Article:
What Are Medically Necessary Contact Lenses?
Medically necessary contact lenses are non-elective contact lenses prescribed when certain medical conditions hinder vision correction through regular eyeglasses and so contact lenses are the accepted standard of treatment. With some medical conditions, patients are unable to achieve a specified level of visual acuity or performance through regular eyeglasses. This results in the need for “medically necessary contact lenses.”
Such medical conditions include:
- Aphakia – the removal or absence of the natural lens of the eye(s) due to surgery, injury, or abnormality.
- Anisometropia – a refractive condition where the eyes have unequal focus or optical power.
- Keratoconus – an eye disease that causes structural damage to the eye’s cornea, changing from the normal, round shape to a bulging, cone shape.
- Corneal Ectasia – a result of the weakening of the inner layers of the cornea. Due to this weakened cornea, the shape of the cornea changes significantly in addition to protruding forward and lending a distorted version. In some sporadic cases, it can also be attributed to a complication of a Lasik procedure.
Types of Medically Necessary Contact Lenses
Medically necessary contact lenses can be:
- Soft Lenses – disposable or extended wear.
- Hard Lenses – small diameter rigid gas permeable, commonly called RGPs.
- Hybrid Lenses – rigid gas permeable with a soft lens skirt.
- Scleral Lenses – large diameter rigid gas permeable that covers part of the sclera (white area) surrounding the iris.
What Is a Contact Lens Fitting?
Each contact lens fitting includes:
- Initial consultation and measurements.
- Assessment of the cornea, conjunctiva and eyelids to judge impact of contact lenses on ocular health.
- Confirmation of the appropriate prescription to achieve the best visual outcome.
- Thorough evaluation of centration, rotation, movement, and material of contact lenses.
- 90 days of follow-up contact lens care for existing wearers.
- Complimentary starter supply of contact lens solution.
- Contact lens Instruction session on insertion, removal, handling, and care is required for brand new lens wearers.
Health Plan Coverage
Not all major medical health plans cover medically necessary contact lenses and/or fitting. And some only cover for specific diagnoses like Keratoconus.
Medicaid will cover medically necessary contact lenses and/or the fitting but they require prior authorization before dispensing any lenses, and they have specific guidelines to follow.
Vision Plan Coverage
We are participating providers for the following vision plans that offer coverage for medically necessary contact lenses and fitting for specific medical conditions:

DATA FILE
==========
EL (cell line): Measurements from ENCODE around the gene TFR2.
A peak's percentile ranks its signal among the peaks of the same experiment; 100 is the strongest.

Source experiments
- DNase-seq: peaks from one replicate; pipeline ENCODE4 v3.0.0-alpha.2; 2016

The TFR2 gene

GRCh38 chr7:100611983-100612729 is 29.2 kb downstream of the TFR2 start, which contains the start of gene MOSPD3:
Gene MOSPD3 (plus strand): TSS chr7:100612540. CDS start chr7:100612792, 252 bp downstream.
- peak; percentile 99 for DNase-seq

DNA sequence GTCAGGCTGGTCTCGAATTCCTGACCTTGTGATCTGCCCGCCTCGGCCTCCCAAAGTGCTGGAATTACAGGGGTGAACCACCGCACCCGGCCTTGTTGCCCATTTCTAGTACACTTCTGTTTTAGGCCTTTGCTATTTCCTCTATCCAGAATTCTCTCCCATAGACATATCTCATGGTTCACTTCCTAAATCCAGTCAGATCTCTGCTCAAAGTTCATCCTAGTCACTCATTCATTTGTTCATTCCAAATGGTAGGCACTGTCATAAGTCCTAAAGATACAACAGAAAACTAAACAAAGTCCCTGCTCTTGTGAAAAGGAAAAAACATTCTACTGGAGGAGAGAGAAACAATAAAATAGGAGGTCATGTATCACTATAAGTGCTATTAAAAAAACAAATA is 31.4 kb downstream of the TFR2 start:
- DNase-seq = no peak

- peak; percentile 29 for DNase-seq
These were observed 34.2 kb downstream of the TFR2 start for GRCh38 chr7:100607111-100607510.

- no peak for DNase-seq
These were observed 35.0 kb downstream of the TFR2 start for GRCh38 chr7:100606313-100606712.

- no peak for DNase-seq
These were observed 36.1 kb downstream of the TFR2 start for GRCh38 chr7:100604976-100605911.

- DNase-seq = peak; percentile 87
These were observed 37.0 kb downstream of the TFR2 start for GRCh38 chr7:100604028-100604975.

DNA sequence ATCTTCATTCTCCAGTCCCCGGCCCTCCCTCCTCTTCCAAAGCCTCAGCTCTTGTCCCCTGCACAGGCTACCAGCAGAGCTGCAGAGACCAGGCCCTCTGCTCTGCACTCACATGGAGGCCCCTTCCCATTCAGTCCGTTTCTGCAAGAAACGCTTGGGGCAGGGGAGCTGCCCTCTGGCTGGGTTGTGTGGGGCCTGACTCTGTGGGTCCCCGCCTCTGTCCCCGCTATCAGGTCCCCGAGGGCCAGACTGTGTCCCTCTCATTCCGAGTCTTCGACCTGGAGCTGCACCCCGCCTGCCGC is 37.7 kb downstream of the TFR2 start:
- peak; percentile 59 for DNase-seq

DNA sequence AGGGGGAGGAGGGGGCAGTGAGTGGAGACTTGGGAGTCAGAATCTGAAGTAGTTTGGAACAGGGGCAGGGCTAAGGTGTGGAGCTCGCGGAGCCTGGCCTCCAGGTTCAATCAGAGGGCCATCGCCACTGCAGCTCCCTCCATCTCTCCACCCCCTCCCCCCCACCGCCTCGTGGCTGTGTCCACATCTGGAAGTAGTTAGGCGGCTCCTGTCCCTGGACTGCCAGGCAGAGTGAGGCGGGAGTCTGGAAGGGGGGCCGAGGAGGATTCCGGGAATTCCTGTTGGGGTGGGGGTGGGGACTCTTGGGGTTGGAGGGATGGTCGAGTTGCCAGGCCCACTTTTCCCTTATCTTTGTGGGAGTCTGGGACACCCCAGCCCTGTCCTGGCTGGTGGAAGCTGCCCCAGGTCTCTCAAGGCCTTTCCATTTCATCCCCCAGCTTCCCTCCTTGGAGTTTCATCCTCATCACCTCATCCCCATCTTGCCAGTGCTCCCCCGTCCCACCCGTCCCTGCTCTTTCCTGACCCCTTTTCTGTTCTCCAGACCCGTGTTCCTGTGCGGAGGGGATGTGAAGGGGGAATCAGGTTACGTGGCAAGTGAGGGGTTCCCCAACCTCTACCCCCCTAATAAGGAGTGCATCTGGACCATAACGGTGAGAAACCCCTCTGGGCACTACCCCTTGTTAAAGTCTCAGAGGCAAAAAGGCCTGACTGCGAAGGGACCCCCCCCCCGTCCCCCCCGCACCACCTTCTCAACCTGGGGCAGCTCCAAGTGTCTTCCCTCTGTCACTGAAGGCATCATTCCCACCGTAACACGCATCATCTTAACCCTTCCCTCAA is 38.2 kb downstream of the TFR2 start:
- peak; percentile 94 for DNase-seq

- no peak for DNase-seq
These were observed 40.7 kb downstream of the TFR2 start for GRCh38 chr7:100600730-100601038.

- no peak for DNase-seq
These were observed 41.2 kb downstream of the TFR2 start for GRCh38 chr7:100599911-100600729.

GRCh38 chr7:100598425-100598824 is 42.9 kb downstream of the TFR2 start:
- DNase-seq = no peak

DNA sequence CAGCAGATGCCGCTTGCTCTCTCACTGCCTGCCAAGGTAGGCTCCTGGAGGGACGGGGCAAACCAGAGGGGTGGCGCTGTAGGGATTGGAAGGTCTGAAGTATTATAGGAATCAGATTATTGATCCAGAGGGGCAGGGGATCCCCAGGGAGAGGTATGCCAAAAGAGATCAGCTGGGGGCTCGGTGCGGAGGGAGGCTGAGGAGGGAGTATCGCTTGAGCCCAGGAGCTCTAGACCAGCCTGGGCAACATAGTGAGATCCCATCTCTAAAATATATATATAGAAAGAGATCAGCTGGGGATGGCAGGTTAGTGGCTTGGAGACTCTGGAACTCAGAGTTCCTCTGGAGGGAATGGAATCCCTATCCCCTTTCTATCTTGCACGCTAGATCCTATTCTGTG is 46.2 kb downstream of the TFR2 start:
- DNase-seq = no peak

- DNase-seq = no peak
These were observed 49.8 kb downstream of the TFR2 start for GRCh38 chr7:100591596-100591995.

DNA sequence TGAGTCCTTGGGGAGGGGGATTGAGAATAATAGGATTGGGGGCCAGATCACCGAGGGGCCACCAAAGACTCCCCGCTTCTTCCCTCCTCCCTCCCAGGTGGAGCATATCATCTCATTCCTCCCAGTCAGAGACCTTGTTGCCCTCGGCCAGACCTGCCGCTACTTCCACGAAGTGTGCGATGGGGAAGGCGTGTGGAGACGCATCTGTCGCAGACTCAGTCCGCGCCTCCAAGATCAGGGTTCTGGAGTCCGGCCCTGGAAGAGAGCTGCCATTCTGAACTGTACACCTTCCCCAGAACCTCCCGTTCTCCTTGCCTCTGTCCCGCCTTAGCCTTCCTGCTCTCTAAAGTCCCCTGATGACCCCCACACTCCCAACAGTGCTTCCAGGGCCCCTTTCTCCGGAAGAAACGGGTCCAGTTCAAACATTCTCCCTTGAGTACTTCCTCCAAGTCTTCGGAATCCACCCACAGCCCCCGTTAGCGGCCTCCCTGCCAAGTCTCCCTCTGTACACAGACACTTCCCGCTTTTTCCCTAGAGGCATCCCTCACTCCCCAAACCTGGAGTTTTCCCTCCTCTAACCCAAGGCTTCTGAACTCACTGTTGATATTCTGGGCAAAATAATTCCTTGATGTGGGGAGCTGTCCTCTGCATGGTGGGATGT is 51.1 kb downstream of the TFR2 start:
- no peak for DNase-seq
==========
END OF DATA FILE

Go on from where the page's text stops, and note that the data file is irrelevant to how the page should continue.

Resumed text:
- Humana Vision
- Superior Vision
- VSP – No vision plan from your employer? You can visit VSPdirect.com to sign up for an individual VSP plan to help with your contact lenses and eyeglasses.
Forms of Payment
In the event your medical or vision plan doesn’t cover medically necessary contact lenses, we offer a courtesy discount on the lenses and we accept the following forms of payment:
- MasterCard, Visa, or Discover
- and Care Credit – Visit CareCredit.com to apply for a Medical Credit Card.
The cost for fitting of medically necessary contact lenses is considered separate from your eye exam that is covered by your medical or routine vision plan. While we will do our very best to verify your benefit coverage, it is not the responsibility of Solinsky EyeCare to know your particular medical or routine vision plan’s coverage, restrictions and/or to guarantee payment in regard to medically necessary contact lens fitting and/or contact lenses.
How To Achieve Medically Necessary Contact Lens Success
The success of wearing contact lenses requires more than just the initial fitting. Contact lenses are a medical device that can only be dispensed by prescription. Therefore, they must be regarded with the same caution that would be used for a prescription drug. It is for this very reason that the FDA mandates that contact lenses be reevaluated on an annual basis by the prescribing physician.
It is the policy of our office that each year one of our doctors needs to evaluate your lenses to ensure that they are fitting properly, prior to renewing a prescription. A poor fitting lens can affect the health of your eyes by promoting infection, decreasing the amount of oxygen getting to the cornea, and/or setting the stage for other permanent complications. The health of your eyes is very important to us, and we aim to keep them in prime condition.